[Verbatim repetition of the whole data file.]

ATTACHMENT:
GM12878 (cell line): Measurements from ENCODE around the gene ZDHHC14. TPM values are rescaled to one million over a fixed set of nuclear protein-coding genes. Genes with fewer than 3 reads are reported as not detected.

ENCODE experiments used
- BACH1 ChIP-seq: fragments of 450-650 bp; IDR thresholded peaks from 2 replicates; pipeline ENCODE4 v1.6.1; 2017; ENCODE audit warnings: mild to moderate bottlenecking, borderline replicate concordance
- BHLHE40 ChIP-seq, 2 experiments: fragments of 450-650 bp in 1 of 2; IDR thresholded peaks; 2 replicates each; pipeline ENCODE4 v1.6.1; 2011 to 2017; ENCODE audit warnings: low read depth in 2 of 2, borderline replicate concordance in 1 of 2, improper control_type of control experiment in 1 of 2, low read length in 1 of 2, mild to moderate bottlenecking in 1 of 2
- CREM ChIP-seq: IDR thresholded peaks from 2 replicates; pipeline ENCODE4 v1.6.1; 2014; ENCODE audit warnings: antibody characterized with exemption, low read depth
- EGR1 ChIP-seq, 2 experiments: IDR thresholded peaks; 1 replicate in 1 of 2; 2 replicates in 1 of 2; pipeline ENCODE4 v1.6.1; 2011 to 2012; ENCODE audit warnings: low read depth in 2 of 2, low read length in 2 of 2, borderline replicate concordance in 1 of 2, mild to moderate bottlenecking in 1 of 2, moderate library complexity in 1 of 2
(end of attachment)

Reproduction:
GM12878 (cell line): Measurements from ENCODE around the gene ZDHHC14. TPM values are rescaled to one million over a fixed set of nuclear protein-coding genes. Genes with fewer than 3 reads are reported as not detected.

ENCODE experiments used
- BACH1 ChIP-seq: fragments of 450-650 bp; IDR thresholded peaks from 2 replicates; pipeline ENCODE4 v1.6.1; 2017; ENCODE audit warnings: mild to moderate bottlenecking, borderline replicate concordance
- BHLHE40 ChIP-seq, 2 experiments: fragments of 450-650 bp in 1 of 2; IDR thresholded peaks; 2 replicates each; pipeline ENCODE4 v1.6.1; 2011 to 2017; ENCODE audit warnings: low read depth in 2 of 2, borderline replicate concordance in 1 of 2, improper control_type of control experiment in 1 of 2, low read length in 1 of 2, mild to moderate bottlenecking in 1 of 2
- CREM ChIP-seq: IDR thresholded peaks from 2 replicates; pipeline ENCODE4 v1.6.1; 2014; ENCODE audit warnings: antibody characterized with exemption, low read depth
- EGR1 ChIP-seq, 2 experiments: IDR thresholded peaks; 1 replicate in 1 of 2; 2 replicates in 1 of 2; pipeline ENCODE4 v1.6.1; 2011 to 2012; ENCODE audit warnings: low read depth in 2 of 2, low read length in 2 of 2, borderline replicate concordance in 1 of 2, mild to moderate bottlenecking in 1 of 2, moderate library complexity in 1 of 2